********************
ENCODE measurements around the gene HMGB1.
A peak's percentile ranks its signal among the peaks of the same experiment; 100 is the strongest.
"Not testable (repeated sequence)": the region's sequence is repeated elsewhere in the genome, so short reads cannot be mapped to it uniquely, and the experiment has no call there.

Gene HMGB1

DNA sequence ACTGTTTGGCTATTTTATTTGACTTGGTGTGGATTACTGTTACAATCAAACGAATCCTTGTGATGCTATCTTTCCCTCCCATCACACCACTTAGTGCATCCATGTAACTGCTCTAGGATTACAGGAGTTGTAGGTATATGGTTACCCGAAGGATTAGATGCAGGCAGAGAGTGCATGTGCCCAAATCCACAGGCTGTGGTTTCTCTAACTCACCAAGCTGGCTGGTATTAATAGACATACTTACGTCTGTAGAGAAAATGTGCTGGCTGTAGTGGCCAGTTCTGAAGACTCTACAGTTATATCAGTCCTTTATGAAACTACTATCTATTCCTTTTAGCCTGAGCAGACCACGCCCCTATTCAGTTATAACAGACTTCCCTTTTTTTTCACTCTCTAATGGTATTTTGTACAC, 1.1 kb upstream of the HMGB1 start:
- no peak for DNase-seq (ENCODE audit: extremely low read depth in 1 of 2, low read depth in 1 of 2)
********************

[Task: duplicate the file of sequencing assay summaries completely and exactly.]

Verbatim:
ENCODE measurements around the gene HMGB1.
A peak's percentile ranks its signal among the peaks of the same experiment; 100 is the strongest.
"Not testable (repeated sequence)": the region's sequence is repeated elsewhere in the genome, so short reads cannot be mapped to it uniquely, and the experiment has no call there.

Gene HMGB1

DNA sequence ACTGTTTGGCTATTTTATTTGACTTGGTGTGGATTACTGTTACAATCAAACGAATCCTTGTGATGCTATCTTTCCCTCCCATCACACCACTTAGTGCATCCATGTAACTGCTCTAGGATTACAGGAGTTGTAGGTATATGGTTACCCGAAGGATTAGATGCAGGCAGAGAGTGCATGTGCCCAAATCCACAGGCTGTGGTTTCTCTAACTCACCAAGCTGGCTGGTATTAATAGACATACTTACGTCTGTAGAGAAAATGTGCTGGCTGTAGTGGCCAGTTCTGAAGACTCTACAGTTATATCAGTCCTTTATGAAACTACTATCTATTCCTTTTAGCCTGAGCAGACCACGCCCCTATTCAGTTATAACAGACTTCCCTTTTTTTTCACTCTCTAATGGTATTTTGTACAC, 1.1 kb upstream of the HMGB1 start:
- no peak for DNase-seq (ENCODE audit: extremely low read depth in 1 of 2, low read depth in 1 of 2)